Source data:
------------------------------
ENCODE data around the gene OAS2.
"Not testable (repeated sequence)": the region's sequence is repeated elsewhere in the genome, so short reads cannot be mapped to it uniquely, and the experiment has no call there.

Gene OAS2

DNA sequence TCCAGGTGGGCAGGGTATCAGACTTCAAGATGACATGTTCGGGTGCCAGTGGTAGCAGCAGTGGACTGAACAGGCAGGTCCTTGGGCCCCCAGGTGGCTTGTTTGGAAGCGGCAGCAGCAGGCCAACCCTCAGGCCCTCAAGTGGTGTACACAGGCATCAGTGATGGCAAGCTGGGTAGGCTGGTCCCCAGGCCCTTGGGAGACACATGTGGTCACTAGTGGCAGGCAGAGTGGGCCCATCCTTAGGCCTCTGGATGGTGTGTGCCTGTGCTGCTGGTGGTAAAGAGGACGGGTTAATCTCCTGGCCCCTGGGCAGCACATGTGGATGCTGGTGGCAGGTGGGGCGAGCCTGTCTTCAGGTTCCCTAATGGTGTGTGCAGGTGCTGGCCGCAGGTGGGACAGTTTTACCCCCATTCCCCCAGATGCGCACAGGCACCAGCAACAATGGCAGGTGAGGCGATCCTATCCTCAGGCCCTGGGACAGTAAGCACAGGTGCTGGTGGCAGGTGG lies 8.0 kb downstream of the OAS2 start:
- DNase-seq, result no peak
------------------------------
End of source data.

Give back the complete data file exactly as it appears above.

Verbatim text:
ENCODE data around the gene OAS2.
"Not testable (repeated sequence)": the region's sequence is repeated elsewhere in the genome, so short reads cannot be mapped to it uniquely, and the experiment has no call there.

Gene OAS2

DNA sequence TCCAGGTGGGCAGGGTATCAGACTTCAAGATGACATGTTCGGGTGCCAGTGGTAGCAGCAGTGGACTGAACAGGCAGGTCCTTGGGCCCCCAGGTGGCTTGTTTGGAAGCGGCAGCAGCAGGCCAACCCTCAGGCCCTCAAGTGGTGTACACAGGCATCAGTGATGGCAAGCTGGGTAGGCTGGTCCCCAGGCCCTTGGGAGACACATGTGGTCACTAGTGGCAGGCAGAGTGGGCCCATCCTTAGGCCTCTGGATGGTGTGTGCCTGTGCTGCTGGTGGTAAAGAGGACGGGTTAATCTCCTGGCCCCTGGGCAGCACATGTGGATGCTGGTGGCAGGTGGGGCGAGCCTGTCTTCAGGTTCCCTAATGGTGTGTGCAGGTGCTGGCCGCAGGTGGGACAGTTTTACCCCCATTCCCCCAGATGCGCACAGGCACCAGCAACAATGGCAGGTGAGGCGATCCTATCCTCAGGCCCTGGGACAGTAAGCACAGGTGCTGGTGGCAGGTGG lies 8.0 kb downstream of the OAS2 start:
- DNase-seq, result no peak